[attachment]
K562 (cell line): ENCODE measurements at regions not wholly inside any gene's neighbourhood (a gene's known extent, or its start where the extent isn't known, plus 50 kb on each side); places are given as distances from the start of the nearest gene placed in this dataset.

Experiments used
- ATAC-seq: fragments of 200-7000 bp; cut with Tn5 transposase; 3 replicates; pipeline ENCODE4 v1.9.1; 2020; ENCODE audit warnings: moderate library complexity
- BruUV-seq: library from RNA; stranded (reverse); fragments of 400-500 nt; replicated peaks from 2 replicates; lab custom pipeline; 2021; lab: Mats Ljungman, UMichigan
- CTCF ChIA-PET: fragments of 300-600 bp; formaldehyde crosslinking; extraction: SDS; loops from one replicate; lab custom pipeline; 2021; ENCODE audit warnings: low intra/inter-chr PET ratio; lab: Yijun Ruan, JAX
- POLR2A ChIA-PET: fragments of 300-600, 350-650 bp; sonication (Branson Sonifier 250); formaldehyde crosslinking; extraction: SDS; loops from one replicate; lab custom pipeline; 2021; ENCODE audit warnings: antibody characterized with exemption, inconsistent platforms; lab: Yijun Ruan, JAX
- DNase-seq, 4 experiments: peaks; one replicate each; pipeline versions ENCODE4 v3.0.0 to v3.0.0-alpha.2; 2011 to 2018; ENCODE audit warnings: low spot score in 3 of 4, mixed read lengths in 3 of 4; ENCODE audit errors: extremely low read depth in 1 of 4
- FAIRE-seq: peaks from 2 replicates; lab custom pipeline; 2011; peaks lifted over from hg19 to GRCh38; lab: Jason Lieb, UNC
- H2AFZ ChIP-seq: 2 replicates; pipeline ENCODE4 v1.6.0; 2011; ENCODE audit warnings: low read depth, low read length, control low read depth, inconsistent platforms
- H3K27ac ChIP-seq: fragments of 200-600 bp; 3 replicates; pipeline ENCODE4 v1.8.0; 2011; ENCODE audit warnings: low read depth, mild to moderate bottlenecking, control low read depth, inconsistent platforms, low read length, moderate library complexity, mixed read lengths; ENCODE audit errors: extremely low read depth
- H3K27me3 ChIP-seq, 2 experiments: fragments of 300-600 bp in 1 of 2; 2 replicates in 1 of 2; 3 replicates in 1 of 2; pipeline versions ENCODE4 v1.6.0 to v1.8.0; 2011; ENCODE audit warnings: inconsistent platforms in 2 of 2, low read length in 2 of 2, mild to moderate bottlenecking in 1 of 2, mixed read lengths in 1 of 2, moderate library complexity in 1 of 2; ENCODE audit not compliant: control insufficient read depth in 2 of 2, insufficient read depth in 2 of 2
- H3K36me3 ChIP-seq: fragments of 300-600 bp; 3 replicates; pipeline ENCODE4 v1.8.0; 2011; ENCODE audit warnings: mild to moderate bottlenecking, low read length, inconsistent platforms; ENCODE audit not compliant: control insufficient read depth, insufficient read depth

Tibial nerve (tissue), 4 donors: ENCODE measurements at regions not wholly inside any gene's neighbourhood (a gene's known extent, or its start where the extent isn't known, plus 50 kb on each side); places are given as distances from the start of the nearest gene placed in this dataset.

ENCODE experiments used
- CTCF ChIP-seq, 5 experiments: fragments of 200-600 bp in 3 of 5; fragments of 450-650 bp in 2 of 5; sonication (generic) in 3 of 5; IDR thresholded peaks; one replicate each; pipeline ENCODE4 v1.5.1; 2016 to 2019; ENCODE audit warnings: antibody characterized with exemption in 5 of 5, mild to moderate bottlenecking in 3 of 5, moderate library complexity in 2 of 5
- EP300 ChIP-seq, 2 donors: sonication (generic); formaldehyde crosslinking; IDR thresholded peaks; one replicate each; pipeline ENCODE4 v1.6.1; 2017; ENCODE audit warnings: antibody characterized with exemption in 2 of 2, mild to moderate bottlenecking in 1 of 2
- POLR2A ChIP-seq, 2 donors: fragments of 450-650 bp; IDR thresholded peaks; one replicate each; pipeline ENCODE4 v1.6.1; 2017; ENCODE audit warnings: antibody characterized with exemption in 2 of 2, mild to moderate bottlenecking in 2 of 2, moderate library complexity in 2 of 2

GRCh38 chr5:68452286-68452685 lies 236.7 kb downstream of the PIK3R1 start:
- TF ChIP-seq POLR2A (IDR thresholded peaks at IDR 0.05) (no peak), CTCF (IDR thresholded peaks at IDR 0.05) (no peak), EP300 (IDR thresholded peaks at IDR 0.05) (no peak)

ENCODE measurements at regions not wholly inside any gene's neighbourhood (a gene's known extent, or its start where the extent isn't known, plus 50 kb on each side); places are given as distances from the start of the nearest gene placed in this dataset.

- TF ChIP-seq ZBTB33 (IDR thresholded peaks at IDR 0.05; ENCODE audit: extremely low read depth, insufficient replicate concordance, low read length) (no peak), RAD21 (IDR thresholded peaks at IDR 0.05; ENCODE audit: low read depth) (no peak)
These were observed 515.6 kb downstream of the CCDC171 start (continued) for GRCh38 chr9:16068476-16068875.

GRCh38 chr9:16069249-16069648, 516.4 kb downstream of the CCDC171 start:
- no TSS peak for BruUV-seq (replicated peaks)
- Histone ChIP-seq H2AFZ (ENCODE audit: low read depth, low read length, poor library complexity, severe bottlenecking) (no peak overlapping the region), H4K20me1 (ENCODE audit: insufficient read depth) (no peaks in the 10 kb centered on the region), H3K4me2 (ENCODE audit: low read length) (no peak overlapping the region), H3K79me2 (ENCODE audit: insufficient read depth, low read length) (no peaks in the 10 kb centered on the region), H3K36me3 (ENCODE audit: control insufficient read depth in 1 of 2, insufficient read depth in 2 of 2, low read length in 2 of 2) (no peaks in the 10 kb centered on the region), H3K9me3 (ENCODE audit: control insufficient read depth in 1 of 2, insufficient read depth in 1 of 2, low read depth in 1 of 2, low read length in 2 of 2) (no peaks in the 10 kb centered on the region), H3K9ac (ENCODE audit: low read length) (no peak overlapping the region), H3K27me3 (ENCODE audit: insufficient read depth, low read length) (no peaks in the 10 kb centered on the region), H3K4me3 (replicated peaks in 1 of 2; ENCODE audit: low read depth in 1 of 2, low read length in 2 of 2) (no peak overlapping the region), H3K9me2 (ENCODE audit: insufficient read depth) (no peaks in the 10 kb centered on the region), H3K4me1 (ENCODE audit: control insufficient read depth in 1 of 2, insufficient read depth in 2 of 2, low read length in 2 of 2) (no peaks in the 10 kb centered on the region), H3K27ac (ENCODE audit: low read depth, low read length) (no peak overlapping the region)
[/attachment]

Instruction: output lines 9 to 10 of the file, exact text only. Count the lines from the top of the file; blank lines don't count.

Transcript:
- H2AFZ ChIP-seq: 2 replicates; pipeline ENCODE4 v1.6.0; 2011; ENCODE audit warnings: low read depth, low read length, control low read depth, inconsistent platforms
- H3K27ac ChIP-seq: fragments of 200-600 bp; 3 replicates; pipeline ENCODE4 v1.8.0; 2011; ENCODE audit warnings: low read depth, mild to moderate bottlenecking, control low read depth, inconsistent platforms, low read length, moderate library complexity, mixed read lengths; ENCODE audit errors: extremely low read depth